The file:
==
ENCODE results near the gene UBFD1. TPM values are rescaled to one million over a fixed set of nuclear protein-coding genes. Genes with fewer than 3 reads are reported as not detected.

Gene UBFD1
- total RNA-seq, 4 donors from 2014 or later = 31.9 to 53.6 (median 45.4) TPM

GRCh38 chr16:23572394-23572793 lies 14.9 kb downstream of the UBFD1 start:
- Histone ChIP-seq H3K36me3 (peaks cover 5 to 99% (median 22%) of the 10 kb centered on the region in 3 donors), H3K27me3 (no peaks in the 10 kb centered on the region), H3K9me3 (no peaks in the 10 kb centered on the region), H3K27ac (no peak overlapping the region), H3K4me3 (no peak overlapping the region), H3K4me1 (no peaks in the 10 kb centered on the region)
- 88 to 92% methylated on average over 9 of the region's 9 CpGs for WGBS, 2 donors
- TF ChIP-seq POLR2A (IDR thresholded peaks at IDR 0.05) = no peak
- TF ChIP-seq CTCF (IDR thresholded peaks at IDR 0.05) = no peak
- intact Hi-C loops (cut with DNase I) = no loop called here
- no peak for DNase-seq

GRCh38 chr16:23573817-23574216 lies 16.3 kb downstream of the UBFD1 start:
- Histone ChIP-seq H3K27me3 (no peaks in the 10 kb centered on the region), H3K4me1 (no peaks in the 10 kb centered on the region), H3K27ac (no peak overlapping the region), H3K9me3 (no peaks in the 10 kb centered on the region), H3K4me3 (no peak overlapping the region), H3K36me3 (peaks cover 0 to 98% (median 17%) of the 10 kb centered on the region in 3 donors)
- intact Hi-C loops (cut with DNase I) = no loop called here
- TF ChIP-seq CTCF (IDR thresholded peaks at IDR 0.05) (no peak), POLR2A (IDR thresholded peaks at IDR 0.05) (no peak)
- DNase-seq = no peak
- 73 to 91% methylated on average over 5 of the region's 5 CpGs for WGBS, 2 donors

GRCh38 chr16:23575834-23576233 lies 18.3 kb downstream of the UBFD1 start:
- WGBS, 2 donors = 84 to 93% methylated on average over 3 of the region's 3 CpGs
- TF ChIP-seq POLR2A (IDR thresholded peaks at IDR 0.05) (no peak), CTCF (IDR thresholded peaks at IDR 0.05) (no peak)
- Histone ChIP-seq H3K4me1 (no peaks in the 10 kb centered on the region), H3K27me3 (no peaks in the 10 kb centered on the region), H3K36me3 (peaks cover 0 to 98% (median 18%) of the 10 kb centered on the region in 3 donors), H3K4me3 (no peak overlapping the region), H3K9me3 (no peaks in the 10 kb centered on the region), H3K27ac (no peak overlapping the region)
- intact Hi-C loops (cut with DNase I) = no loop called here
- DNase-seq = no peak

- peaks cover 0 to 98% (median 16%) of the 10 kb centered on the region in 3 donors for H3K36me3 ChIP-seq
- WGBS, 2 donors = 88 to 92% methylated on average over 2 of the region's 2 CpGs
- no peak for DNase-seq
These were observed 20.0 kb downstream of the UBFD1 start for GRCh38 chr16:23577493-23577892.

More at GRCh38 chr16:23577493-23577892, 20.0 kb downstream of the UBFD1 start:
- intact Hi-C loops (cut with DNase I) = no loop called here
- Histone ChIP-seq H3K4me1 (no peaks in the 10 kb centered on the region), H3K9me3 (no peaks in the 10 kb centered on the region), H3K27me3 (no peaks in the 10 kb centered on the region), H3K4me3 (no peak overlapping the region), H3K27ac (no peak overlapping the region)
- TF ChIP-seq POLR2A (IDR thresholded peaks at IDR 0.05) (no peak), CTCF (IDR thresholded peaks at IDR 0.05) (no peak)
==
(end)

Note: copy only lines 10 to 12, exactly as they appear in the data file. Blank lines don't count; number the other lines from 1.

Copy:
- no peak for DNase-seq

GRCh38 chr16:23573817-23574216 lies 16.3 kb downstream of the UBFD1 start:
- Histone ChIP-seq H3K27me3 (no peaks in the 10 kb centered on the region), H3K4me1 (no peaks in the 10 kb centered on the region), H3K27ac (no peak overlapping the region), H3K9me3 (no peaks in the 10 kb centered on the region), H3K4me3 (no peak overlapping the region), H3K36me3 (peaks cover 0 to 98% (median 17%) of the 10 kb centered on the region in 3 donors)